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Author Topic: Missouri Bronze - By Tim Ott  (Read 319 times)

Offline Terry_Green

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Missouri Bronze - By Tim Ott
« on: April 05, 2003, 07:55:00 PM »
Missouri Bronze - By Tim Ott

   Drastic times call for drastic measures. I don't know who said it first, but if it applies anywhere. It has to be in the spring turkey woods.  I finally had my hands on the prize but was totally unsure of who was the winner.

Completely out of breath, wrenched knee, an empty quiver, and a little trickle of blood escaping down my left eyebrow. No pain no gain. “Un-sure of what lunatic said that one also.” None of that seemed to matter much now, for I was on that high that every bow hunter knows, or should know. The sweet feeling of finally accomplishing what you've set out to do.

   Daybreak began as many others had, bringing with it all of its slender. The first gobble of the mourning summoned my senses into predator mode. Although several hundred yards away, I knew that his insistent voice to be heard, would soon be answered by one of the bosses closer to my location. Or so I thought… An hour past with no response. I was beginning to think that it was going to be one of those days when things don't go according to plans. At 8:30 I chose to try one of my other locations, surely there's some action somewhere. Halfway up the trail a gobble brought me to a sudden halt. I backtracked to get a better read on the situation. Two more gobbles verified there position, a quick check through the optics revealed 2 adult toms, 300 yards away, with no hens in sight. I gave a short series of yelps and got an immediate response. Watching there body language told me that they were very interested. I quickly dashed back to my blind and positioned a hen decoy 30ft. in front, all the while listening to their echoing blast wanting me to come and join their party. I chastised myself from answering and waited for them to make the next move.

   Gobble-oble-oble-oble, Wow! Where did that come from? A bigger bird had decided to join in on the mourning chorus, I knew, from his deep throated voice that he was the one that I had spent so many pre season hours watching. A bird of truly grand proportions, but it wasn't to be this day, for lady bad luck had come calling in the form of a lonesome old alpha hen. The entire ruckus had roused her to the scene, and no amount of perfect yelps was going to change the mind of the big boss man. As quick as he appeared, he was gone, Ahhh the persuasion of the opposite sex… How alluring they can sometimes be.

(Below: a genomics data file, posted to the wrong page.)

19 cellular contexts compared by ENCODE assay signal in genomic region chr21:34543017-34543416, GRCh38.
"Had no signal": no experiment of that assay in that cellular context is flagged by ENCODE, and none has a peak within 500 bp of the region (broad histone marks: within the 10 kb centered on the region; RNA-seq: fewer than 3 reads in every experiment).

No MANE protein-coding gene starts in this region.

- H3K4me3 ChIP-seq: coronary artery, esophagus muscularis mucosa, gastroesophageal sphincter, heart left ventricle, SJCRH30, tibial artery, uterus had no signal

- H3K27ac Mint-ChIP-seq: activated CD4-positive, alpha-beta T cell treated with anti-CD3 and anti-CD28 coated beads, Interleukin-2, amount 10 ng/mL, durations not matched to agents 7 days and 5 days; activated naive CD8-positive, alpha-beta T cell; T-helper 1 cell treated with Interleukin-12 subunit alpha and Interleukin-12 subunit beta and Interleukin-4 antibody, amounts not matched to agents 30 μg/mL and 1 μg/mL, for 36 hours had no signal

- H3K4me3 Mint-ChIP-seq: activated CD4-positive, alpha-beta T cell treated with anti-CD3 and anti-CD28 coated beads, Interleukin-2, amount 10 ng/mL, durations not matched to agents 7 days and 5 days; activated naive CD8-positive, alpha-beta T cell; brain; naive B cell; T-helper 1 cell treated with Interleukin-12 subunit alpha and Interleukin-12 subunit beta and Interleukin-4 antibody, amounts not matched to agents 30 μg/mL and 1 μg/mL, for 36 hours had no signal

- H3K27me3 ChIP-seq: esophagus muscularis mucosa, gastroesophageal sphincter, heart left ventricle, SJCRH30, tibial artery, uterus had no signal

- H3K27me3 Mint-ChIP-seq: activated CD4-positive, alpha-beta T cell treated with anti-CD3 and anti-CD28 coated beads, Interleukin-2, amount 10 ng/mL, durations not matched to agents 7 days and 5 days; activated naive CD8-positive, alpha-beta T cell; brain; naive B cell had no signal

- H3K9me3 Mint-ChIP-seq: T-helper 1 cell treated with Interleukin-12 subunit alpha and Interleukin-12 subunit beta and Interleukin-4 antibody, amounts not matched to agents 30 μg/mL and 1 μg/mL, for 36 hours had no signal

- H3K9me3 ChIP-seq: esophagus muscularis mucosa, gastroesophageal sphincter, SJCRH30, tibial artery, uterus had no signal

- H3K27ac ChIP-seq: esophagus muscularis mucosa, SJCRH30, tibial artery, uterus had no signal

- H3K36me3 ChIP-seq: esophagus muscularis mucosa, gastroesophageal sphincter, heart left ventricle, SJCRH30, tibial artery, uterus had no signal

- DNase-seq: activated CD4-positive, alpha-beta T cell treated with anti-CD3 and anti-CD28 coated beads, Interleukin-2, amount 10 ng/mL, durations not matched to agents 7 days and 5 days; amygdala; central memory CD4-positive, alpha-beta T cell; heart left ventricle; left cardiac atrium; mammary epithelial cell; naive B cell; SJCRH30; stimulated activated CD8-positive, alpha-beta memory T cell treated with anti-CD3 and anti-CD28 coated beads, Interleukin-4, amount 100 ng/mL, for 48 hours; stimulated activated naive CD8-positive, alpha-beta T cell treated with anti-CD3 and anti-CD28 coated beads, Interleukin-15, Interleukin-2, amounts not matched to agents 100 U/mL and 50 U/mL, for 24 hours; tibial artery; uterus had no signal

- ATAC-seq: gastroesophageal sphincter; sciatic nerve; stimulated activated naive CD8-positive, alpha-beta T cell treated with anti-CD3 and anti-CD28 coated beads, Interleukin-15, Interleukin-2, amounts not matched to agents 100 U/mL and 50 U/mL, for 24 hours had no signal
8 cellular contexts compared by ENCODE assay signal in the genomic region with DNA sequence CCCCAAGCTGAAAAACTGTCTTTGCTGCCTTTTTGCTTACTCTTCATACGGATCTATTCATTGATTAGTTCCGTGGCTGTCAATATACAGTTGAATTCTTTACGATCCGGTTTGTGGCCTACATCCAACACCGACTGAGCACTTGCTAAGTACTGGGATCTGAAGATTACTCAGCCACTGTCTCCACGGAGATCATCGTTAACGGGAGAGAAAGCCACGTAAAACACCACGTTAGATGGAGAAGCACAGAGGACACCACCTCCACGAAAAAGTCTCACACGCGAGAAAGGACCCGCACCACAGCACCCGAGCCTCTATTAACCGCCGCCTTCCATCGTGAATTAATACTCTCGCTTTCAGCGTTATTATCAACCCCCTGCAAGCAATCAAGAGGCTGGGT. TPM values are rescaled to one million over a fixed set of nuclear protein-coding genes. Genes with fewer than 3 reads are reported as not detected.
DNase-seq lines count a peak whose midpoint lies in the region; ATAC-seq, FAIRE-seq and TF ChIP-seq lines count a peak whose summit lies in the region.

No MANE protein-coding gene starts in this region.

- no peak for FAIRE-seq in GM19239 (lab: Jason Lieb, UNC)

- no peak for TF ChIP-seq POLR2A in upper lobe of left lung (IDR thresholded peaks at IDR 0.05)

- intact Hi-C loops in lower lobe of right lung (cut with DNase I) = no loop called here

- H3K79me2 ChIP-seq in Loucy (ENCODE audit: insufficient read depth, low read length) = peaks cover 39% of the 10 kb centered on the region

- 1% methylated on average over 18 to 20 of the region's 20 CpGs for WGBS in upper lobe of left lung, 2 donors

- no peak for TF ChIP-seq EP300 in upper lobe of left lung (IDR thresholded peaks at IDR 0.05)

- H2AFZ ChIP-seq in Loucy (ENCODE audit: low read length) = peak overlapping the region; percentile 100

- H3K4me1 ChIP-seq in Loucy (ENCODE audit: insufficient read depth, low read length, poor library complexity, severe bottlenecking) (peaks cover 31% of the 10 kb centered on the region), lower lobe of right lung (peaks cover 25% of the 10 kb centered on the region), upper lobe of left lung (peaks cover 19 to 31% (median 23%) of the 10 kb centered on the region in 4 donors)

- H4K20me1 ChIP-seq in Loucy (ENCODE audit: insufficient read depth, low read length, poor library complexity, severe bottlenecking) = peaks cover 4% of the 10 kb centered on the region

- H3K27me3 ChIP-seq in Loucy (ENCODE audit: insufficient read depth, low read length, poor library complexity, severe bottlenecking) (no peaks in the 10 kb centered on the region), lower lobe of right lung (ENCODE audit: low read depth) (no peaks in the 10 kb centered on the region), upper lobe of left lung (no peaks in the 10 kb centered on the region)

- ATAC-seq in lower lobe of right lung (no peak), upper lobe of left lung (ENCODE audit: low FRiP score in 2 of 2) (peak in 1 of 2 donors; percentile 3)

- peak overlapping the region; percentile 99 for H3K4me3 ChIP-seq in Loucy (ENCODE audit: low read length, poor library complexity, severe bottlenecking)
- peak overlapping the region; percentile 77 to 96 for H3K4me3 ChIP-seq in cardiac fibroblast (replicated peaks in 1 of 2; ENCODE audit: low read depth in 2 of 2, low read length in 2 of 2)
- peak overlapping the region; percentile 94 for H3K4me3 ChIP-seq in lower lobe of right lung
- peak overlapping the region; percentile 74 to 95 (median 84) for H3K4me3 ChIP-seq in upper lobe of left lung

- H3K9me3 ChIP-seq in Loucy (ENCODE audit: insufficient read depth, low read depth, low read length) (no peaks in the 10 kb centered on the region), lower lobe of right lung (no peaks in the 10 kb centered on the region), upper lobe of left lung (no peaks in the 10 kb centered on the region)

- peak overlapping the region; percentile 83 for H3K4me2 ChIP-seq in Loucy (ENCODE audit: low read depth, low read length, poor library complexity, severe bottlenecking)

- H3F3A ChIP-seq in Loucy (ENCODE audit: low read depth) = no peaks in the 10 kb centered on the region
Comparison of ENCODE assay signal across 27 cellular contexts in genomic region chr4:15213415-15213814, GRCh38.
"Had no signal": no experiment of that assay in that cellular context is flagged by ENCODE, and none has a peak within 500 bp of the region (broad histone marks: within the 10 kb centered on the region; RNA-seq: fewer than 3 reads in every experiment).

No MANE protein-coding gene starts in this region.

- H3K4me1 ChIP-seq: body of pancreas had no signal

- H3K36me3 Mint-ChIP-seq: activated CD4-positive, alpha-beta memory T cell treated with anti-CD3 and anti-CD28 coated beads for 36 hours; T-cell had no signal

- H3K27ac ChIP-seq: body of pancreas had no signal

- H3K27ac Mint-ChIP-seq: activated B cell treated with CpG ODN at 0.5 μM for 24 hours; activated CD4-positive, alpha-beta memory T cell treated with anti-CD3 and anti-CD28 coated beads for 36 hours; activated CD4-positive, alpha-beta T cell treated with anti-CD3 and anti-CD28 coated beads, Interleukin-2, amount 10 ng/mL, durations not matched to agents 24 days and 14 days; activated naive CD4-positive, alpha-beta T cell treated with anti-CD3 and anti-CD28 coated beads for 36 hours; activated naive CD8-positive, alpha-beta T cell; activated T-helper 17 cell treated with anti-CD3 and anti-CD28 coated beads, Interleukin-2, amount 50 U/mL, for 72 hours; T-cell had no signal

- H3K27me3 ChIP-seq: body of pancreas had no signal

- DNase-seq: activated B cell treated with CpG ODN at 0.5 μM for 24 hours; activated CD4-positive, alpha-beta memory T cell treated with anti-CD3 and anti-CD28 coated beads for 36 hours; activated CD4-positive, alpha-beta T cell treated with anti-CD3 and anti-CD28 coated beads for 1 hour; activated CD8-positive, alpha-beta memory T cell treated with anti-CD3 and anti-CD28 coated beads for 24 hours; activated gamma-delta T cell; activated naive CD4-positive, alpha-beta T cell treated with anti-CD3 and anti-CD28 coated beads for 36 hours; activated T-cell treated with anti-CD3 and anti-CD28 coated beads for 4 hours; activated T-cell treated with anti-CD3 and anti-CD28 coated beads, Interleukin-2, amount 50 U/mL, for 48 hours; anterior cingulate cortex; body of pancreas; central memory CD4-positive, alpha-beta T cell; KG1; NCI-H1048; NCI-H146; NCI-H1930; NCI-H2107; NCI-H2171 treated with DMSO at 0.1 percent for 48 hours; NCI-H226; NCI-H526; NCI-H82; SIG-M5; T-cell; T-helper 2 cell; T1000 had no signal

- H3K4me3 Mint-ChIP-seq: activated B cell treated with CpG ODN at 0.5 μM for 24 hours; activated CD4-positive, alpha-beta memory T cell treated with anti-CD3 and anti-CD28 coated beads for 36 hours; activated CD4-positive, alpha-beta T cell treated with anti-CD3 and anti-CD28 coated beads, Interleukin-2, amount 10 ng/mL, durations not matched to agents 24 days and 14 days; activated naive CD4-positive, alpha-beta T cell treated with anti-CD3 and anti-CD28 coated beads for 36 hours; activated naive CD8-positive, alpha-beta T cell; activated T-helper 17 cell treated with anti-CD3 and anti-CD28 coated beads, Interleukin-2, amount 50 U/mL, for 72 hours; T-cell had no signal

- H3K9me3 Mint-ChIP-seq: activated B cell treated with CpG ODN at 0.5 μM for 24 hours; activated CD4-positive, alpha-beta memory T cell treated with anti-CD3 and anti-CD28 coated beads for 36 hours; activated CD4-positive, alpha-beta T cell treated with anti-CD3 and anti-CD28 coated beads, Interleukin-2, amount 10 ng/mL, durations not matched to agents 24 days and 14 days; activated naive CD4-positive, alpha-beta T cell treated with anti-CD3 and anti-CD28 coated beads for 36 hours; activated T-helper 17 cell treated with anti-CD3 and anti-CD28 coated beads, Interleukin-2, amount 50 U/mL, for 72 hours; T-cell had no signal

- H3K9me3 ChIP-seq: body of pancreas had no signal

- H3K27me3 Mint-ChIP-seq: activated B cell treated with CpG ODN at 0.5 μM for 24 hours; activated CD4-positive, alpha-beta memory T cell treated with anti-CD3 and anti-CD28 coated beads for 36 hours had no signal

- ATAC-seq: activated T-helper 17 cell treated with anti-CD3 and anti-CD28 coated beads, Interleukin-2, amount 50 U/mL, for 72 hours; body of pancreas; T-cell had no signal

I had completely forgotten about the twins until I caught movement 40 yards to my right. Still unsure the whereabouts of the hen that they had heard ten minutes earlier. Heads stretched, eyes peeled, looking. I softly clucked on my mouth call which made them sound like sons of thunder, blasting me in the face. They quickly zeroed in on the decoy. Side by side they came in their fullest glory, the sun dancing off their bronze chest, heads pumped so full of blood they looked like they would explode at any minute. I knew that any wrong move would be returned by sharp putts and flapping wings. Closer they marched until finally stopping, 8 paces away, directly behind the only tree within 20 yards!!! For 10 solid minutes they stood there, full strut, never wavering, one waiting for the other to make the next move. The truce finally ended when the lesser bird decided that the hen was starting to look more and more like a rubber chicken, and that sooner or later old bubba was going to come charging in and ruin his blissful mourning. The whole situation started to unravel, I knew that I was going to have to make my move but there was still one small problem, remember the tree, well as they began their departure they managed to keep the tree between me and them. The whole thing looked hopeless until junior made a mistake. At 16 yards a yellow blur caught him at his wing butt, anchoring him solidly!

   I just sat there dismayed, I had failed so many times before, and now, finally I had done it. A spring boss with a stick and a string. Wow! What do I do for an encore? Well before my arm got tired of patting my back, my so called dead bird was suddenly full of life, and running, very well!

   I think that I broke at least 3 Olympic records in the next 10 seconds, 100 yard dash, hurdles and zig zag. Well zig zag should be an event, especially when you are trying to catch a running turkey! I tried everything to catch that bird, using my bow for things that it's not entirely designed for. From swinging it like Mark McGuire, to using it like Charlie Chapman's infamous cane. Always just barely out of my reach. I was beginning to realize that I had aged a bit, my lungs were on fire and my legs were beginning to feel like sewing machine treadles. It was then that things turned around. He zigged and I zagged, we met underneath a brush pile. Finally I had a hold of him, and I wasn't letting go! It didn't matter much, for the Brodhead finished its job, and he went limp in my hands.

   Soft under feathers floated effortlessly in the air around us, his once beautiful tail had been reduced to that of a barnyard monarch, arrows were strewn everywhere looking like yellow surveyors flags. I just laid back and laughed.

   A quick walk back to the house found my wife peeking out the deck door. A look of concerned filled her face at the sight of my eye, but after seeing my smile, pride and happiness took over. She remembers all the times that I'd come home empty handed, the looks of discouragement and failures. Now maybe those old memories will fade away, and new ones will take there place, and stay fresh in her mind. I know they will in mine. At least until next spring.

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